• iOS printing dwarfs Android printing
    Apple made it easy to print. Android’s initial flavors made printing challenging. The HP Mobile Print SDK (now deprecated) worked for both iOS and Android. For PicCollage, 97 percent of prints came from iOS devices. Mobile printing from Android devices was just 3 percent. (Editor's note: The Mobile Print SDK was deprecated in 2017 when the Android Oreo operating system was released with a built-in print service. Now any developer - Android or iOS - can easily add a PRINT button to their app.)
  • Paper size varies significantly between iOS and Android.
    Nearly half the photos printed by iPhone users are on 5-by-7-inch paper. That size accounts for just a fraction on Android, whose users mostly print 4-by-6 inch or full page (8.5-by-11 inches in North America; A4 in Europe.)
  • Home printing sparked online orders. Best margin: phone cases.
    Before the Home Print button was added, PicCollage was set up to sell photo merchandise (big prints, posters, photo mugs, and the like) through a company named Kite. Delivery was through the mail and took several days. PicCollage was concerned that adding home printing might cannibalize the demand for “print-and-ship” products, but just the opposite occurred. Users who got in the habit of printing, ordered several times more products. After a year of watching what people order, PicCollage has trimmed its online orders down to just phone cases, which are the most popular product and yield the highest profit margin.
  • Users who print also spend more in the app
    PicCollage found that there is a high and positive correlation between users who print at home and users who are more likely to make in-app purchases, such as buying premium seasonal backgrounds and digital stickers packs.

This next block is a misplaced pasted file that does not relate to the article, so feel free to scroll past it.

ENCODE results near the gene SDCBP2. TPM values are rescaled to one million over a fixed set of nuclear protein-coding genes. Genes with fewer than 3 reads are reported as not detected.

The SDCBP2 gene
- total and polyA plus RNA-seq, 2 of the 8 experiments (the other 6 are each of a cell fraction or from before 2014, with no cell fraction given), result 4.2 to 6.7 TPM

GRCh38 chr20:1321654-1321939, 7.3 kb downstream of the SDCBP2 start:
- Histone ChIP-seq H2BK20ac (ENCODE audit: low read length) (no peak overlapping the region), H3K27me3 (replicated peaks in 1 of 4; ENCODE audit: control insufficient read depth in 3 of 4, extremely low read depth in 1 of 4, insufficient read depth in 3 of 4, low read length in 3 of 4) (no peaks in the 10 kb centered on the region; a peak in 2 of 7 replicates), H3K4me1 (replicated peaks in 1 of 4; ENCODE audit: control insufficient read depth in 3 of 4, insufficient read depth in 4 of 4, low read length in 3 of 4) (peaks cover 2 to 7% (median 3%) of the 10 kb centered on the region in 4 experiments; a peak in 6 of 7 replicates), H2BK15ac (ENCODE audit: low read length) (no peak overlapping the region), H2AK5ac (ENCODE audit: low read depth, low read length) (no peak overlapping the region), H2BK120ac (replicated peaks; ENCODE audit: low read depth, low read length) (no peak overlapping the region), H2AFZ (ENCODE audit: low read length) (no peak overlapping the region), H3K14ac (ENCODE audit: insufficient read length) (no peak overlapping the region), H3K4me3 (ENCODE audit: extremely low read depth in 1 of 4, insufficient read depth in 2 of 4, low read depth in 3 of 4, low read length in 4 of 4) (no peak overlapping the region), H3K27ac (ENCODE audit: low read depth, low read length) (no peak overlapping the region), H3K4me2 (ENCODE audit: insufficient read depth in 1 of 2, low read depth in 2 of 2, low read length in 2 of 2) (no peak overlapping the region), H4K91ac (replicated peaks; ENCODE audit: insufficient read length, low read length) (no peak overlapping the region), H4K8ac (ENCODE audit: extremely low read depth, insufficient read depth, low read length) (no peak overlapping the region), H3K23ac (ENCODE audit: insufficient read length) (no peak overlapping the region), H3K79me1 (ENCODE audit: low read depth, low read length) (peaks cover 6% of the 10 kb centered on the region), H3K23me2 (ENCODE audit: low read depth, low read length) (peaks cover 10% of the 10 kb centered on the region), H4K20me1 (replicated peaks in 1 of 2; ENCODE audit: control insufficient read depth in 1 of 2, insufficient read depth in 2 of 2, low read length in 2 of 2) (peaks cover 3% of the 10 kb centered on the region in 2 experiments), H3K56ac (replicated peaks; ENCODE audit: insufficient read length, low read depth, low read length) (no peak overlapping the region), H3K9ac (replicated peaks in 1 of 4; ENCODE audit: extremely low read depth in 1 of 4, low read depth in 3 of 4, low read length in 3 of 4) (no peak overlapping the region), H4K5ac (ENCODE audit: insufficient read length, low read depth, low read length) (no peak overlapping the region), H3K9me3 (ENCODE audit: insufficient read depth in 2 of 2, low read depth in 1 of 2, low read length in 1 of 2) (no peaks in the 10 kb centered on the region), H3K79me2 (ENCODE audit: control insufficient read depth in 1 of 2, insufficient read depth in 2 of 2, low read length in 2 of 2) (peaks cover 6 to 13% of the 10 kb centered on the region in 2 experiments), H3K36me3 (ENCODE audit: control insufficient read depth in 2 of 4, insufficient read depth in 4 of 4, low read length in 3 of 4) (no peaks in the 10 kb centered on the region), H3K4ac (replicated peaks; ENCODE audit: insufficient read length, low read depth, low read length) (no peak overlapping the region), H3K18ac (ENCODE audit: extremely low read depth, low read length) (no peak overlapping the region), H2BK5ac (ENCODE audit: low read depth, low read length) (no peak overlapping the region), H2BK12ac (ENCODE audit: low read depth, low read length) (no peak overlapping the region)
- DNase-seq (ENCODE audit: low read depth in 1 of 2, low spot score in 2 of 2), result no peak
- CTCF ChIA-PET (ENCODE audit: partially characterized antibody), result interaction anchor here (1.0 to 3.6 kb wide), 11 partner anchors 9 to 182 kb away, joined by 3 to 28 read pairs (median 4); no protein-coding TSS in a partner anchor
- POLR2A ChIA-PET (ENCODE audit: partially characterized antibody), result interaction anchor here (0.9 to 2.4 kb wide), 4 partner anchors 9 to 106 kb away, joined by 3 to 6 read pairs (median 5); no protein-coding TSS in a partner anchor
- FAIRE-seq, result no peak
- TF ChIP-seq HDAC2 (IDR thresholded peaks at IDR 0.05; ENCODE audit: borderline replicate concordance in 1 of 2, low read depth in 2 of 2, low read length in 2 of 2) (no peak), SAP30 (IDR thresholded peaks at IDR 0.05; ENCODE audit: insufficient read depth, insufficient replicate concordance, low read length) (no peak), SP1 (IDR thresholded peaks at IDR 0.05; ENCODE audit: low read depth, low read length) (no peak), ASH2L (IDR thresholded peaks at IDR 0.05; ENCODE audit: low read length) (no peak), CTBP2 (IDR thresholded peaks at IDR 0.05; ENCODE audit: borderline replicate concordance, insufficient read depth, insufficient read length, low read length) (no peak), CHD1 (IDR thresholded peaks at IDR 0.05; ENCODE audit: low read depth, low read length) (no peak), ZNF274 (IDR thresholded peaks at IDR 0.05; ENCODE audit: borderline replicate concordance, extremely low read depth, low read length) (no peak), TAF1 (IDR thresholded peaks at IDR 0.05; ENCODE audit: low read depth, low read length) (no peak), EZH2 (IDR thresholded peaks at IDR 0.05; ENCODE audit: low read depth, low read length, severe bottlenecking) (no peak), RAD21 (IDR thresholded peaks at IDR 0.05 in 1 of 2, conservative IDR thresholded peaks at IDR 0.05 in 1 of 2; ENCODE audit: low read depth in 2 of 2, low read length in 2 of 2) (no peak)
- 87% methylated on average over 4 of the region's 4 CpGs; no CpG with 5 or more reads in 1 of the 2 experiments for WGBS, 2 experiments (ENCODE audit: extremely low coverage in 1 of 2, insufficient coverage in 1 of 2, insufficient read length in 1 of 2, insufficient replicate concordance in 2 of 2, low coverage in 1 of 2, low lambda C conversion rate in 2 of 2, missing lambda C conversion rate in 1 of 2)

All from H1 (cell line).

• Brand extension
    HP Mobile Print users were twice as likely to share and display their collage creations, providing opportunities to extend the PicCollage brand. “Print at home has become a useful tool in our retention and brand extension strategy,” Chen said.

Merging home and online printing

As part of a redesign in late 2016, PicCollage merged both types of printing (at-home and print-and-ship) onto a single “Print” button. It was a considerable technical challenge, but it didn’t seem to affect printing. Orders, engagement, and retention continued to perk along, with a surge during the holiday season.

Value of printing

As PicCollage approaches its second year with a Print at Home button, Chen considers home printing important to its rapidly evolving strategy. Ease of printing sets PicCollage apart from other apps in the Top 10.

“We are the only leading photo app that features free-form collaging and integrated printing,” Chen said. “We allow users to express their creativity digitally, replicating a physical behavior that humans have been using for decades to express themselves through scrapbooking, sticker collections, photo albums and memory boxes. Being able to easily print out these digital collage creations reconnect us with what we love about our physical collage-making days.”

Author : TheSkipper